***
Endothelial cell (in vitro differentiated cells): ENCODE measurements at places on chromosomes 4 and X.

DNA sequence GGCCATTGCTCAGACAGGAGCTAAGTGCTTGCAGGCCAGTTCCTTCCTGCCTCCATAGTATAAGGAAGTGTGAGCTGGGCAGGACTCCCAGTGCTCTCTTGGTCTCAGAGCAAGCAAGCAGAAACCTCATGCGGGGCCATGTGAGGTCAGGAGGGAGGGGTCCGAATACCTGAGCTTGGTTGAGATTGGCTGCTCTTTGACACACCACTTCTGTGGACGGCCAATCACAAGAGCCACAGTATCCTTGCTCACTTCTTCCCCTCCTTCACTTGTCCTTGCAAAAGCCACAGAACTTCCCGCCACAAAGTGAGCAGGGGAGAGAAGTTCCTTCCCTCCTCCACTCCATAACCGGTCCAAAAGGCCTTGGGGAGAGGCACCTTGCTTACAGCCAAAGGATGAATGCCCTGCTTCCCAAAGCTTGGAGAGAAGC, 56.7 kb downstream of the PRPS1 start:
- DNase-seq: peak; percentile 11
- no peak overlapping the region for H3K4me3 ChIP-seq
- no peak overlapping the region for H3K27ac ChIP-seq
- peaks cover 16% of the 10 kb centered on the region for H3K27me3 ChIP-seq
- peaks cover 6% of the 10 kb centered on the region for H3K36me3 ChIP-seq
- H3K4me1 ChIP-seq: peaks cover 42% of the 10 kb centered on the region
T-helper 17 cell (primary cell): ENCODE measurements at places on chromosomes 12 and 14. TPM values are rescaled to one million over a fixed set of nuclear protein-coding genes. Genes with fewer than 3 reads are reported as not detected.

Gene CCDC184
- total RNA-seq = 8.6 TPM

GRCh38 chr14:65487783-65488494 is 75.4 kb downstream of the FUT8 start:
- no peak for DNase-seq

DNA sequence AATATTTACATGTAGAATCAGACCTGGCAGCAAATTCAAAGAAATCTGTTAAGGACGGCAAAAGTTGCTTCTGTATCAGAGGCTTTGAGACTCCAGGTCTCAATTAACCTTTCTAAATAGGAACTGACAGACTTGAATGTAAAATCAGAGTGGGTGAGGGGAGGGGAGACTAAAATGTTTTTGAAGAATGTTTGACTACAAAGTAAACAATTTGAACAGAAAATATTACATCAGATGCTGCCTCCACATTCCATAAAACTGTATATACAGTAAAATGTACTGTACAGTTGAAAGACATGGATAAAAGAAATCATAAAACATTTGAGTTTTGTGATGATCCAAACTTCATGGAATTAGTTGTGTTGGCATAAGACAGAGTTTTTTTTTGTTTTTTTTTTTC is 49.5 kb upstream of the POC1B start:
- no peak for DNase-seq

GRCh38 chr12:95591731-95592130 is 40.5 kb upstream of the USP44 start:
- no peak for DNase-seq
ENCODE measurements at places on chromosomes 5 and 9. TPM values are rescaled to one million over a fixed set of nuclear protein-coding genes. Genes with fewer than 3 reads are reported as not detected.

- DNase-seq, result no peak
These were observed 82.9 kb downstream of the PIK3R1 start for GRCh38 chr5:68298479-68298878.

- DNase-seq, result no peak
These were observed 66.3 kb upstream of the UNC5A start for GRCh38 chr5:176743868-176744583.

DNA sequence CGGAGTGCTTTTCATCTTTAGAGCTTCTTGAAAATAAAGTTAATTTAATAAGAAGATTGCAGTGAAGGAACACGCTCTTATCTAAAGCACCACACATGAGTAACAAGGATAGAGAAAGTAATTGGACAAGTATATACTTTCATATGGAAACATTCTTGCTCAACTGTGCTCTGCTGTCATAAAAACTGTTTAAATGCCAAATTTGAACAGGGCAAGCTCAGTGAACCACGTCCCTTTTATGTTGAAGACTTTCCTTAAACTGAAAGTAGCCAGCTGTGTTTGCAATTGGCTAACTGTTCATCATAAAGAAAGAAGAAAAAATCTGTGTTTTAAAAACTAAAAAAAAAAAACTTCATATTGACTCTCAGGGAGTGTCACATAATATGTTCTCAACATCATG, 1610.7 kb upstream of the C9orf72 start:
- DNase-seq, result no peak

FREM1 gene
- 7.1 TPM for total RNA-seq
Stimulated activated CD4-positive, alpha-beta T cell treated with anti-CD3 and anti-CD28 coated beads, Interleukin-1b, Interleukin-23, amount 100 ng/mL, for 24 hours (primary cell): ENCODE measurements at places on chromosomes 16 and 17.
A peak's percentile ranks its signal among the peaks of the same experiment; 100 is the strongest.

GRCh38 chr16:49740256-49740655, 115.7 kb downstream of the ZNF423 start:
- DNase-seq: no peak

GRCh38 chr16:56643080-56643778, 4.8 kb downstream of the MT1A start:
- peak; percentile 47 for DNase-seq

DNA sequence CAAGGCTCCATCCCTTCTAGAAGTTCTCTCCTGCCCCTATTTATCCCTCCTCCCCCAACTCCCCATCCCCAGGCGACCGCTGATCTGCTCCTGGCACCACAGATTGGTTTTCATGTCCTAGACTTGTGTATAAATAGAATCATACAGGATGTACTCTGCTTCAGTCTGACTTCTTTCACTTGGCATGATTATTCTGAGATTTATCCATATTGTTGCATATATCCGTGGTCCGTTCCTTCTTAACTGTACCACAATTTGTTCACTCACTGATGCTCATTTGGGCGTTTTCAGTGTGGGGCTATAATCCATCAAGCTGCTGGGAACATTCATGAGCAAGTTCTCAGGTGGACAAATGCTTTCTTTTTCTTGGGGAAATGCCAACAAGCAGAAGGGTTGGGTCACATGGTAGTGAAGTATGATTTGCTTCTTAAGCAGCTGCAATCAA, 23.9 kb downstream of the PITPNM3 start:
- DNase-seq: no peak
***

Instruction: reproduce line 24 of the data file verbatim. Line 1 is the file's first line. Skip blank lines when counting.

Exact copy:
- DNase-seq, result no peak